Resilience is the ability of any system to maintain its function and structure in the face of change, and for this it depends on its ability to learn, adapt, and transform (Folke 2016). Resilience analysis can inform us how difficult it is to shift a system from one configuration (regime) to another; e.g., to adopt a certification program that changes the function and structure of the landscape. Regime shifts are large, abrupt, and persistent critical transitions in the function and structure of social-ecological systems (Scheffer et al. 2001, Folke et al. 2004). They are a useful conceptualization to study land-use and land-cover change because they acknowledge the role of nonlinearities, in other words, the existence of feedbacks (Müller et al. 2014, Ramankutty and Coomes 2016). Although all land-use changes are not regime shifts, land-use change processes exhibit feedback dynamics that can be hard to reverse; making regime shifts a conceptual framework tailored to capture land-use change dynamics. In this context, a regime is a structural configuration of the landscape that reflects both the function and structure of the social-ecological system (e.g., a forest, a silvo-pastoral system, or a soy plantation). Thus, the resilience of a system also indicates how difficult is it to reverse a regime shift once it has occurred. For example, if a subsidy scheme is implemented that promotes the transformation from forest to an agricultural landscape, resilience is related to the probability that the forest will recover if the subsidy is removed. If the removal of the subsidy does not “flip” the system back (i.e., the shift is hard to reverse), then the system is said to exhibit hysteresis, meaning there are new social and ecological feedbacks in place maintaining the agricultural landscape. To avoid regime shifts or improve capacity for transformation toward desirable systems, resilience analysis is a useful approach. Using simple models operationalized in qualitative causal loop diagrams, we aim to map and study systems to identify drivers, pathways, and leverage points: in other words, system archetypes (Bennett et al. 2005).

We operationalize resilience analysis in the context of land-use change through case study comparison and the identification of systems archetypes. Operationalizing resilience has proven a challenge in large scale contexts because existing methods tend to impose high data demands (both spatio-temporal and socioeconomic), although most resilience assessments limit themselves to participatory consultations that do not necessarily scale up (Resilience Alliance 2011, Dakos et al. 2015). Reconciling context dependent features with common regional drivers and trends remains a challenge in sustainability science (Ostrom 2007, 2009), especially in regions with heterogeneous, contentious, and highly dynamic land-use change such as Latin America. To address these challenges, we revisit the approach of resilience surrogates by mapping systems archetypes: causal network representations of the system’s structure and function (Bennett et al. 2005). Archetypes are a formal way of classifying minimal feedback structures responsible for generic dynamical patterns, key drivers, feedbacks, and leverage points (Senge 1991, Wolstenholme 2003, Meadows and Wright 2008). An archetype is a network of interrelations that can lead either to (1) the mutual stabilization of a cluster of trends, therefore generating persistent dynamics (the regimes), or (2) the mutual amplification of a cluster of trends, potentially leading to rapid and drastic changes (the shifts; Eisenack 2014). Recent work has shown that some challenges of operationalization can be overcome through the creation of a database of case studies of land-use change (Ramankutty and Coomes 2016). We aim to set foundations for such a database, adapting the comparative framework developed for the regime shifts database (Biggs et al. 2018) to integrate more socially driven dynamics. The regime shifts database has allowed the creation of a consistent framework to systematically analyze impacts, key drivers, underlying feedbacks, and management options, as well as facilitating comparison between multiple regime shifts. The framework, however, does not target social dynamics such as trade, or the role of public policies on (de)stabilizing regimes. We modify this approach through the development of a new template extending the archetype mapping to social and economic drivers and feedbacks of land-use and land-cover change. In this way, we intend to facilitate future endeavors to upscale resilience analysis and provide a step forward in distinguishing what is generalizable from what is context dependent in social-ecological systems research (Magliocca et al. 2018).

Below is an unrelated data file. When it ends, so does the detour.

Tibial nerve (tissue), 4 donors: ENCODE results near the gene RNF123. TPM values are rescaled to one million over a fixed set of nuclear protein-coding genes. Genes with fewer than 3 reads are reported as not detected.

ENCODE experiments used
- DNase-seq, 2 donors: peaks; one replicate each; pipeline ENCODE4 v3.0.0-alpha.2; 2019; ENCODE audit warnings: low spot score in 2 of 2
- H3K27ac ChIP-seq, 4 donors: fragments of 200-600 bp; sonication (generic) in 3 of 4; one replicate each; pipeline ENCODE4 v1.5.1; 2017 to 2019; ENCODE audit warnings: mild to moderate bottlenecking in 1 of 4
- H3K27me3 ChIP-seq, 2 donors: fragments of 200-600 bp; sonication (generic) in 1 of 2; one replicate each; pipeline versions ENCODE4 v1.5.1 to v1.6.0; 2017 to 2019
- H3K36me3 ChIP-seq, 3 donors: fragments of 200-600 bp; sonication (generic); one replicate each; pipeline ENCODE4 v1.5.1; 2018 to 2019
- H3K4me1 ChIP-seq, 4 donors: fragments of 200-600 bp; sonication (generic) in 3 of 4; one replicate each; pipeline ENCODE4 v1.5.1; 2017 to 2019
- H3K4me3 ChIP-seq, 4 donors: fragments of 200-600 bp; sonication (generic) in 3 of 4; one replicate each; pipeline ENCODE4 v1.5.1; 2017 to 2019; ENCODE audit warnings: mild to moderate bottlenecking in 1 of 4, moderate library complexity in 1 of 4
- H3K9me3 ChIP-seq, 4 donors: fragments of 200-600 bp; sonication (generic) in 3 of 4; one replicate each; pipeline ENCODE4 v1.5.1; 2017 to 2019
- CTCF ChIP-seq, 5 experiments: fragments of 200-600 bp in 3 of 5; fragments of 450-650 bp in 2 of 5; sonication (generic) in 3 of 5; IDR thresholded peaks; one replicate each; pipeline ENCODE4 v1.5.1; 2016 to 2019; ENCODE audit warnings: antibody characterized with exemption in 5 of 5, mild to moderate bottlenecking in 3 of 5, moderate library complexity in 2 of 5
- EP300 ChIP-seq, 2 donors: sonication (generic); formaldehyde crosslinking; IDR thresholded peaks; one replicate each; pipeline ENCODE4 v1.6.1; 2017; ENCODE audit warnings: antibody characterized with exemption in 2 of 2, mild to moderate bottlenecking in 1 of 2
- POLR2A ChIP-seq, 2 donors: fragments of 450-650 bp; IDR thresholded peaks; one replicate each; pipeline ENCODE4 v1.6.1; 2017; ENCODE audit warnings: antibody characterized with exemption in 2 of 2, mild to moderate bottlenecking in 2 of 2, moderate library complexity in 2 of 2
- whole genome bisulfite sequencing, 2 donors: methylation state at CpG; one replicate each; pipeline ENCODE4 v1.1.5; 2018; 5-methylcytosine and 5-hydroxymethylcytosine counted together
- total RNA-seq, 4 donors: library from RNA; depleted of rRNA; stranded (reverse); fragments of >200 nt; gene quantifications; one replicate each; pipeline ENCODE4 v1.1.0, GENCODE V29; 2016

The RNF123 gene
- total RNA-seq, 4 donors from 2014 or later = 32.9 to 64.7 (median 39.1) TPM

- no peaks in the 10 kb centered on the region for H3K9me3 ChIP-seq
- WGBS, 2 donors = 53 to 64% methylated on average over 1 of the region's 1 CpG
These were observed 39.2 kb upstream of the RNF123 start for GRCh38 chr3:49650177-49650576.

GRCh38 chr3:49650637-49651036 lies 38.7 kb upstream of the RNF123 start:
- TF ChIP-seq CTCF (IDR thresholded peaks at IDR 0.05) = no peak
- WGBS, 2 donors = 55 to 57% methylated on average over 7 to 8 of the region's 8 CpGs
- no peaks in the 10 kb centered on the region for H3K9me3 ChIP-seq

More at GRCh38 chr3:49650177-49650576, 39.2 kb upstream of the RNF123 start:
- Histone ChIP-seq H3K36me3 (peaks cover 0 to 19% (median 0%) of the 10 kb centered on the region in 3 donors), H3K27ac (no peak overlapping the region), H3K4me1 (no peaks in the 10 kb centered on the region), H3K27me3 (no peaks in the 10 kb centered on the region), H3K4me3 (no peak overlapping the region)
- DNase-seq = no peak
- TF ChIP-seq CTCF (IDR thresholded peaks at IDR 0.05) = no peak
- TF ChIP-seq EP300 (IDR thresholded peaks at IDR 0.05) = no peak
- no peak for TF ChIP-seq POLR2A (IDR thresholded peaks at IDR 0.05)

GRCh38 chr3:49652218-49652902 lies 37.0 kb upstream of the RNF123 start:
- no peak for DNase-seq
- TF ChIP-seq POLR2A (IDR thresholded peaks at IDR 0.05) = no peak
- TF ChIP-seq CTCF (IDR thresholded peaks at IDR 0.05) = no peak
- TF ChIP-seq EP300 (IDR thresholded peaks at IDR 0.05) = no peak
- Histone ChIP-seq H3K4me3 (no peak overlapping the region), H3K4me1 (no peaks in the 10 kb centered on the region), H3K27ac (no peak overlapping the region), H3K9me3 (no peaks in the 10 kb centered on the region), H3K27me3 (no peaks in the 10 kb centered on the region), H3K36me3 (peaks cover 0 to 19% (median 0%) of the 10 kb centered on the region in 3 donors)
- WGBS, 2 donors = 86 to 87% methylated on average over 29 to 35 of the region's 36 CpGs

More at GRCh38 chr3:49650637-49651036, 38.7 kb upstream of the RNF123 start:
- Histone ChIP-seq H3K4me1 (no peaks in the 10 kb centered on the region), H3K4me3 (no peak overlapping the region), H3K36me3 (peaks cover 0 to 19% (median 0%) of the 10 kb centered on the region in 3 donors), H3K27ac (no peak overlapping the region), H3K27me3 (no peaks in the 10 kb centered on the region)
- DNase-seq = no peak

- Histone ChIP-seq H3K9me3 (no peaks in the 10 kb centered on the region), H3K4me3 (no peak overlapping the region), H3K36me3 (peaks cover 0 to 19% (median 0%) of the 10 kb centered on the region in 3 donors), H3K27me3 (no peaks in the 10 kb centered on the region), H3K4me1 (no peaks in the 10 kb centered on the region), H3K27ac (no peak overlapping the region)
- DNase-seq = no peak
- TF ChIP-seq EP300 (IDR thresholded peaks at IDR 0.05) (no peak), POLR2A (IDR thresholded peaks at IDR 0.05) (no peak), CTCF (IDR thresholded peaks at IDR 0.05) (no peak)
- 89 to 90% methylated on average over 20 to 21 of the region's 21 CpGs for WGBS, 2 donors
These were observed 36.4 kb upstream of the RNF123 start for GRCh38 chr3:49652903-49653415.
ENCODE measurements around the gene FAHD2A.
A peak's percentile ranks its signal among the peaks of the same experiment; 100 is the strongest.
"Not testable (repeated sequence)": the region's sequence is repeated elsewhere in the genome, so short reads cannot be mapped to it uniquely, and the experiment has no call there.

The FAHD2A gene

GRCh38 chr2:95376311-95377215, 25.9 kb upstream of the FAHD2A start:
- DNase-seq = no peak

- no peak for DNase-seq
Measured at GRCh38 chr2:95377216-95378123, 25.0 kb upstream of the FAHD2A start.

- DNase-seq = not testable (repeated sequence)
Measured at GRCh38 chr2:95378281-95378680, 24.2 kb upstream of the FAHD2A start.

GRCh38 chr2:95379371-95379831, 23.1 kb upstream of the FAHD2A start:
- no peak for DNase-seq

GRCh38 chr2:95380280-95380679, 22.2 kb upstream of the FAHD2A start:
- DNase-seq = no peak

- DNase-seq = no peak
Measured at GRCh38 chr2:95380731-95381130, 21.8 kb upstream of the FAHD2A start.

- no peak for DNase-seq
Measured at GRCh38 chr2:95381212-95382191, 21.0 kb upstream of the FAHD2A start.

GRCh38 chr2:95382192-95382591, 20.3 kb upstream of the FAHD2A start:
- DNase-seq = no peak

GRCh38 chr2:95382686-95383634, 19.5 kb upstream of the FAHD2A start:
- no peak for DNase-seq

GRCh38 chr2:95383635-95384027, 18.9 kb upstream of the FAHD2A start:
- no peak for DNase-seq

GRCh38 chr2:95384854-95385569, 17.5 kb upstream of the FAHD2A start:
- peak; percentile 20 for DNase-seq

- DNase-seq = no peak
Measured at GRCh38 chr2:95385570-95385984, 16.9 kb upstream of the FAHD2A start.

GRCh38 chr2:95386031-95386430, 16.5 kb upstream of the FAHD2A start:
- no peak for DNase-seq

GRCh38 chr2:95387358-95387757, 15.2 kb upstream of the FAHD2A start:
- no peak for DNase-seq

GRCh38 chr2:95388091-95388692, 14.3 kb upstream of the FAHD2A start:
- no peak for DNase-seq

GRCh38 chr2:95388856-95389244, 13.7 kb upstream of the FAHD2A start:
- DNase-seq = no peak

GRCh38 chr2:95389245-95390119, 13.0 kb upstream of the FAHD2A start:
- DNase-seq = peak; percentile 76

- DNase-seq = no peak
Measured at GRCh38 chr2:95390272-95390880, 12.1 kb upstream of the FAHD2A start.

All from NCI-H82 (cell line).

CONCEPTS AND METHODS

Resilience thinking is an analytical approach focusing on stabilizing and destabilizing processes and implies attention to slow variables and feedback processes (Bennett et al. 2005, Biggs et al. 2012). To address these aspects of social-ecological systems we employ systems archetypes. If resilience is the ability to maintain function and structure (Folke 2016), and regime shifts are abrupt, persistent changes in the structure and function of systems (Scheffer et al. 2001), then an archetype is a simplification of that structure.